MURMANSK, Russia - Laboring in the frigid murk of the Barents Sea on Wednesday, divers found and removed the first bodies from the wreckage of the sunken nuclear submarine Kursk, Russian officials said.
The bodies of three crew members were found several hours after two Russian divers entered the submarine, where 118 sailors died on Aug. 12. The remains were taken from the wreckage and placed in a special container, which would raise them to the surface with the divers, Northern Fleet Chief of Staff Mikhail Motsak said.
A team of Russian and Norwegian divers worked for five days to enter the submarine. The bodies were found after the team finished cutting the first hole in the thick double hull of the Kursk, Motsak said.
Officials have said there is virtually no chance of recovering all the dead: Many were probably pulverized by a massive explosion that tore through the Kursk.
Russia went forward with the perilous, complicated and costly recovery mission despite military funding problems and the fear that divers could die in the attempt to slice through the damaged hull and enter the Kursk, 356 feet below the surface.
The massive effort followed widespread criticism that the Russian government's initial response to the sinking was confused and indifferent toward crew members' relatives, and that it stubbornly resisted foreign offers of help.
The cause of the disaster has not been determined. Motsak said the recovery mission has so far produced no new clues.
Some Russian officials have said the Kursk collided with another vessel, likely a submarine, while on military maneuvers. The United States and Britain had submarines monitoring the exercises, but both say their vessels were nowhere near the accident site.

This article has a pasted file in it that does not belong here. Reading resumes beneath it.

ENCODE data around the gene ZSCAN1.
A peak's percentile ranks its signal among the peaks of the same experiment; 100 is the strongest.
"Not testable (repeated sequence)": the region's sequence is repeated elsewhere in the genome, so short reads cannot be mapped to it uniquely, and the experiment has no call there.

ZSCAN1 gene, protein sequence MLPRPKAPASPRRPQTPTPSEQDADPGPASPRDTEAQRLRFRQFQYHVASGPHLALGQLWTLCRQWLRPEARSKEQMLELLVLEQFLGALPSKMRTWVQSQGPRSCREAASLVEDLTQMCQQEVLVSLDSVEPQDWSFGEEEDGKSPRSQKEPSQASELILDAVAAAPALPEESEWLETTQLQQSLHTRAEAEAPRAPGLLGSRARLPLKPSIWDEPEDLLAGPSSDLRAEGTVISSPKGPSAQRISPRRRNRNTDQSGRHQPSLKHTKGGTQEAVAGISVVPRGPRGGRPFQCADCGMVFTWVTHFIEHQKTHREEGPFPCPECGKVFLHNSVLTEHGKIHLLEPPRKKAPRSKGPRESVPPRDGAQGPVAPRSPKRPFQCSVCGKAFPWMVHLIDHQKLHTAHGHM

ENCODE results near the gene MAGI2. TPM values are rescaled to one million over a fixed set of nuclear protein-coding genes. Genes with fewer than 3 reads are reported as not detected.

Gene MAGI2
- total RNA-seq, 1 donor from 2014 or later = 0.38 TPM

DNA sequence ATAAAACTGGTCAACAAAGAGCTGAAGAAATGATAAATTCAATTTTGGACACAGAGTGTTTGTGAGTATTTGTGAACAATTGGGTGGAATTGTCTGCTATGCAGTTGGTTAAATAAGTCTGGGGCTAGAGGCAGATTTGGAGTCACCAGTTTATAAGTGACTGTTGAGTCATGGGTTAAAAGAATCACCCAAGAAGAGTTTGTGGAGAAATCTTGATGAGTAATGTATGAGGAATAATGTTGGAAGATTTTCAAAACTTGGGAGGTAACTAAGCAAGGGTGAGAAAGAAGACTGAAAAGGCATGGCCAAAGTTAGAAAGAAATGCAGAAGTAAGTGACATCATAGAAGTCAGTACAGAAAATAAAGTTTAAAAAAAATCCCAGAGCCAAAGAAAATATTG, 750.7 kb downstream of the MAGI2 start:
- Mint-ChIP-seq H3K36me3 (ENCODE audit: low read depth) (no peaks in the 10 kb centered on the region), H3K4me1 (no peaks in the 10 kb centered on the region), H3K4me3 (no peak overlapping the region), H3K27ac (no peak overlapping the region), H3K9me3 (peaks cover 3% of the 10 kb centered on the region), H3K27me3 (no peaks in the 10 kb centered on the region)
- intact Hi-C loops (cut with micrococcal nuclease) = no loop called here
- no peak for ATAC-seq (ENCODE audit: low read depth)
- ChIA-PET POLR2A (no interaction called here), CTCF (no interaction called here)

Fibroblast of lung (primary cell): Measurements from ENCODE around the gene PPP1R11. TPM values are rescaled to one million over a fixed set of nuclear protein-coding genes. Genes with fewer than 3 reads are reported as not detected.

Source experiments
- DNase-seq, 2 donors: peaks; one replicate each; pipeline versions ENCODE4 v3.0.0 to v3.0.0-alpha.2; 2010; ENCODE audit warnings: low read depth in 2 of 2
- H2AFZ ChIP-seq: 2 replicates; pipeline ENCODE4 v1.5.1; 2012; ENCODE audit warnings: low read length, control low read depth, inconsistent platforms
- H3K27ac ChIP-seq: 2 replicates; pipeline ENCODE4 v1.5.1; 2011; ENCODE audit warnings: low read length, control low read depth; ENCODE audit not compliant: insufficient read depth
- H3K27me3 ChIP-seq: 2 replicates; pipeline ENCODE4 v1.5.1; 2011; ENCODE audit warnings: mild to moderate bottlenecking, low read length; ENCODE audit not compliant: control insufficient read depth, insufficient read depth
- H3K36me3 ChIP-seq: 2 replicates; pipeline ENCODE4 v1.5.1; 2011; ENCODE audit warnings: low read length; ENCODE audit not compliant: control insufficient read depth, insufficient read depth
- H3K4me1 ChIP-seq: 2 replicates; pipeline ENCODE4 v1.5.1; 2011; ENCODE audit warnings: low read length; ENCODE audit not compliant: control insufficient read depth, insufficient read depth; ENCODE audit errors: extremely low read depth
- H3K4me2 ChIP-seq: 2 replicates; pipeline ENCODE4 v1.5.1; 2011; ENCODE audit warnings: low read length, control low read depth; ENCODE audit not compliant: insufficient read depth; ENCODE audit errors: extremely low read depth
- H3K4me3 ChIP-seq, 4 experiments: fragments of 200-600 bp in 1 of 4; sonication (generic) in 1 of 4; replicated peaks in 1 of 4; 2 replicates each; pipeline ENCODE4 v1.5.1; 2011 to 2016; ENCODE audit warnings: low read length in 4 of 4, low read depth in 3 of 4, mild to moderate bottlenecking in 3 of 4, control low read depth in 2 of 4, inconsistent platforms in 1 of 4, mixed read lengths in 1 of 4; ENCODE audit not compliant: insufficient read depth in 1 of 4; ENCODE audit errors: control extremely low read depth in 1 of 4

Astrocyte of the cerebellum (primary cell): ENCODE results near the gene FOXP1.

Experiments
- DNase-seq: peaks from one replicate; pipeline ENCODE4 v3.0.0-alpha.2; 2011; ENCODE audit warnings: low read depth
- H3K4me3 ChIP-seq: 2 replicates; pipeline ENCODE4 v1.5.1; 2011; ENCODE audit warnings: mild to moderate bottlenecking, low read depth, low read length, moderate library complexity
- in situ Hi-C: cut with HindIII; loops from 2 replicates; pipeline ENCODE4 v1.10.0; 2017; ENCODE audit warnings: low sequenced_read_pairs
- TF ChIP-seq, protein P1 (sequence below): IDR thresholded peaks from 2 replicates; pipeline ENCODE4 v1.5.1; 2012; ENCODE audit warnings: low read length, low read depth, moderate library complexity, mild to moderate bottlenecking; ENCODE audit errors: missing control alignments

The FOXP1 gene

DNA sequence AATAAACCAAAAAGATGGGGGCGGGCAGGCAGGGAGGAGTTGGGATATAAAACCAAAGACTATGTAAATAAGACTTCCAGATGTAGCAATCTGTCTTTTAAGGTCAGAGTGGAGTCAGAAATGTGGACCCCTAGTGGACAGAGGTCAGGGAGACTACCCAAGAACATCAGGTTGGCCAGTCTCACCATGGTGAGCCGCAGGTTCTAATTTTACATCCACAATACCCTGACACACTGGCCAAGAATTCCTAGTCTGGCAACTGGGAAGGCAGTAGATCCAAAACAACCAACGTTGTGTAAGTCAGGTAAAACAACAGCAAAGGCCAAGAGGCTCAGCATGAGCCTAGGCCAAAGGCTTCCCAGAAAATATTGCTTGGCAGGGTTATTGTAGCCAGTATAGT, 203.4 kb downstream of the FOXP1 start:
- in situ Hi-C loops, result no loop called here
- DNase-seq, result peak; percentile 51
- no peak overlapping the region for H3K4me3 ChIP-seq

Other observers have said the disaster likely was caused by a torpedo explosion.
Only Russian divers entered the Kursk on Wednesday. Their Norwegian colleagues assisted from inside a diving bell lowered to the wreckage from the divers' mother ship, the Regalia.
Divers used a stream of pressurized water mixed with diamond dust to slice through the 2-inch-thick steel inner hull.
The recovery team used remote-controlled video cameras to inspect the eighth compartment in the submarine's stern. They pumped out silt to improve visibility, said Northern Fleet spokesman Vladimir Navrotsky.
The divers also smoothed the jagged edge of the 3-foot-wide hole with a special cushion for safe entrance into the wreck, he said.
The divers are challenged by darkness, currents, floating debris and confined spaces. The head of the Russian Navy, Adm. Vladimir Kuroyedov, had earlier warned that he might cancel the recovery effort because of the danger of divers ripping their pressure suits or cutting their air hoses on mangled equipment and debris.
Kuroyedov flew to a Russian naval vessel at the scene on Wednesday. He was accompanied by two widows of Kursk crew members, who brought flowers to cast into the water and home-baked pies for the divers, the Interfax news agency reported.